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Tributes to James Bond star Sir Roger Moore after short cancer battle

'The love with which he was surrounded in his final days was so great it cannot be quantified in words alone'

Tributes have been paid to former James Bond star Sir Roger Moore who has died in Switzerland after a short battle with cancer.

Sir Roger was the longest-serving actor to play the womanising MI6 agent, having portrayed 007 in seven films.

In a statement his family said: "It is with a heavy heart that we must announce our loving father, Sir Roger Moore, has passed away today in Switzerland after a short but brave battle with cancer.

"The love with which he was surrounded in his final days was so great it cannot be quantified in words alone.

"We know our own love and admiration will be magnified many times over, across the world, by people who know him for his films, his television shows and his passionate work for UNICEF which he considered to be his greatest achievement."

The statement continued: "The affection our father felt whenever he walked on to a stage or in front of camera buoyed him hugely and kept him  busy working into his 90th year, through to his last appearance in November 2016 on stage at London's Royal Festival Hall.

"The capacity crowd cheered him on and off stage, shaking the very foundations of the building just a short distance from where he was born.

"Thank you Pops for being you, and for being so very special to so many people.

"Our thoughts must now turn to supporting Kristina at this difficult time, and in accordance with our father's wishes there will be a private funeral in Monaco."

The statement was signed by Sir Roger's children, Deborah, Geoffrey and Christian.

Meanwhile, a UNICEF spokesperson said: “With the passing of Sir Roger Moore, the world has lost one of its great champions for children – and the entire UNICEF family has lost a great friend.

"In his most famous roles as an actor, Sir Roger was the epitome of cool sophistication; but in his work as a UNICEF Goodwill Ambassador, he was a passionate – and highly persuasive – advocate for children. He once said that it was up to all of us to give children a more peaceful future. Together with Lady Kristina, he worked very hard to do so.

“All of us at UNICEF extend our deepest sympathies to the Moore family, and join his many friends and admirers from around the world in paying tribute to his life and mourning his loss. He will be deeply missed.”

A number of famous faces have also taken to social media to express their sadness over Sir Roger's death.

Sir Roger was the son of a poor London policeman from the back streets of Lambeth who grew up to become James Bond and The Saint - as one of the most successful actors of his generation.

He won a scholarship to Battersea Grammar School, but at the outbreak of war in 1939 he was evacuated to Worthing in Sussex.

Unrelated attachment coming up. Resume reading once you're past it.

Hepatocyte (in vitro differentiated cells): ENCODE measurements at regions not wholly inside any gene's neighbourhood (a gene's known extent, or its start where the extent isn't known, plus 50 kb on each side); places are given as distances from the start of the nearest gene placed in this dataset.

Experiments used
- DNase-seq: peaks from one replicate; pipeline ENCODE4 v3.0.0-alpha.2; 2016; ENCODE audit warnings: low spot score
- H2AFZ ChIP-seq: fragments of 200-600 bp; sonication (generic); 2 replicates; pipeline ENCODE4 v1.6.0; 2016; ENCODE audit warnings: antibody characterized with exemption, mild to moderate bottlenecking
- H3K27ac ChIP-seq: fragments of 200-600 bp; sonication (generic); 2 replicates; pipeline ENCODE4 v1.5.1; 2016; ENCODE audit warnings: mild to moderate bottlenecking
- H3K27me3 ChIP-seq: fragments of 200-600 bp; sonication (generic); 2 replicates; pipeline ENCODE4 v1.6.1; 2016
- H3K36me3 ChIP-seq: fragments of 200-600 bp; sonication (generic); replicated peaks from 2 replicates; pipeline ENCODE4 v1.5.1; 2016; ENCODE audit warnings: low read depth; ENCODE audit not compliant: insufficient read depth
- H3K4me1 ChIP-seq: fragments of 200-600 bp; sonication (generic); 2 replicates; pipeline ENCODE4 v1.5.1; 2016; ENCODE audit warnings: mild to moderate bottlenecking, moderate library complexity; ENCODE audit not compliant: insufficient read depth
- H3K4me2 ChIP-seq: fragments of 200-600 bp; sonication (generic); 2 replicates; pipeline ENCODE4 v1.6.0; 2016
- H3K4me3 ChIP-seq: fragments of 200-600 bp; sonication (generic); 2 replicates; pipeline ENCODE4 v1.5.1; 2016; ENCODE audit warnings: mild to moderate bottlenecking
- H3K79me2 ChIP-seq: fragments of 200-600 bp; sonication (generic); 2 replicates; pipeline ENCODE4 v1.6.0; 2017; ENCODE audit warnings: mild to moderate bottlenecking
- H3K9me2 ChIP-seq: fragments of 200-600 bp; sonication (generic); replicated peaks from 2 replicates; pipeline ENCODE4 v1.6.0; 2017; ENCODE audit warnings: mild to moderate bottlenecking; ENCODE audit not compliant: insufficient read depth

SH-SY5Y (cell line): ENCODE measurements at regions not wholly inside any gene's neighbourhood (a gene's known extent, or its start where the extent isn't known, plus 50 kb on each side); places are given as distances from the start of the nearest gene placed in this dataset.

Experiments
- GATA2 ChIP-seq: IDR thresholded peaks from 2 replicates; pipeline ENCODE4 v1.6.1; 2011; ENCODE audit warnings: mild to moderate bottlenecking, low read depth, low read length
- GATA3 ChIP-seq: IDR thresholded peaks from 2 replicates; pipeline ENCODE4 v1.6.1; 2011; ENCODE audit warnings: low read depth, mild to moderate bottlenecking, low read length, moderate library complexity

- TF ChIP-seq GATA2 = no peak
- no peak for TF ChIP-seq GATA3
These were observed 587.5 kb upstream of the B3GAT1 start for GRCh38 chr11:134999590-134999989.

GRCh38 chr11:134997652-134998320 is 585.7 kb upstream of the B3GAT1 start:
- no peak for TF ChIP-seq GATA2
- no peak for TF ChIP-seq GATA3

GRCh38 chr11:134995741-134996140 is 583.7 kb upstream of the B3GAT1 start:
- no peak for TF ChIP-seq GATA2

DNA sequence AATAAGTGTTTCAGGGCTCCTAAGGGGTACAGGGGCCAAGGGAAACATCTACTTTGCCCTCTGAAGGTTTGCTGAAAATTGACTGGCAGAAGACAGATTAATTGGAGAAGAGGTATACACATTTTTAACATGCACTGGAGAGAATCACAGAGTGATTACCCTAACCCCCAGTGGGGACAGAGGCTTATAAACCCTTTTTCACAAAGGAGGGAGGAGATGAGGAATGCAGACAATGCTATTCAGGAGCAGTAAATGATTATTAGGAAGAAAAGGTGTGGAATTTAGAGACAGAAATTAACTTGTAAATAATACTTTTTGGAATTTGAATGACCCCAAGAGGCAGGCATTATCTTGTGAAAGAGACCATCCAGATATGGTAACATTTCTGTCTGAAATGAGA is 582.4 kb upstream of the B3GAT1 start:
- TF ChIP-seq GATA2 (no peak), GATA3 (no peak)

Art was his best and favourite subject and he decided to leave school at the age of 16 to take up a job as an assistant in a London studio specialising in cartoons.

He then tried his hand as a film extra on Caesar and Cleopatra at Denham Studios in 1944, where the co-director Brian Desmond Hurst noticed him not just for his tall good looks but for what he described as animal magnetism.

National Service interrupted his career in 1945 just after the end of the war when he was conscripted into the Royal Army Service Corps as an officer.

In 1962, after a number of film roles, Moore returned to television after he was picked by ATV boss Lew Grade for the part of Leslie Charteris's hero Simon Templar, The Saint. It was the role he played for seven years and, with it, came fame and worldwide recognition.

The release of Live and Let Die in 1973 marked his first Bond role.

Six more Bond films followed over the ensuing 12 years - The Man with the Golden Gun, The Spy who Loved Me, Moonraker, For Your Eyes Only, Octopussy and A View to a Kill.

It was in 1983 that his life changed when filming his sixth film as James Bond in India. Shocked at the poverty in India, he became interested in the Third World humanitarian effort.

His friend Audrey Hepburn had impressed him with her work for Unicef, and consequently he became a Unicef Goodwill Ambassador in 1991.

Despite having made millions through his film and television career, friends stressed he was one of the most modest and charming actors in the business and all that really mattered were his wife and family.

In 1999, Moore was created a Commander of the Order of the British Empire (CBE), and a Knight Commander of the Order of the British Empire (KBE) on June 14, 2003.

The citation on the knighthood was for Moore's charity work, which has dominated his public life for more than a decade.

Moore said that the citation "meant far more to me than if I had got it for acting... I was proud because I received it on behalf of Unicef as a whole and for all it has achieved over the years".

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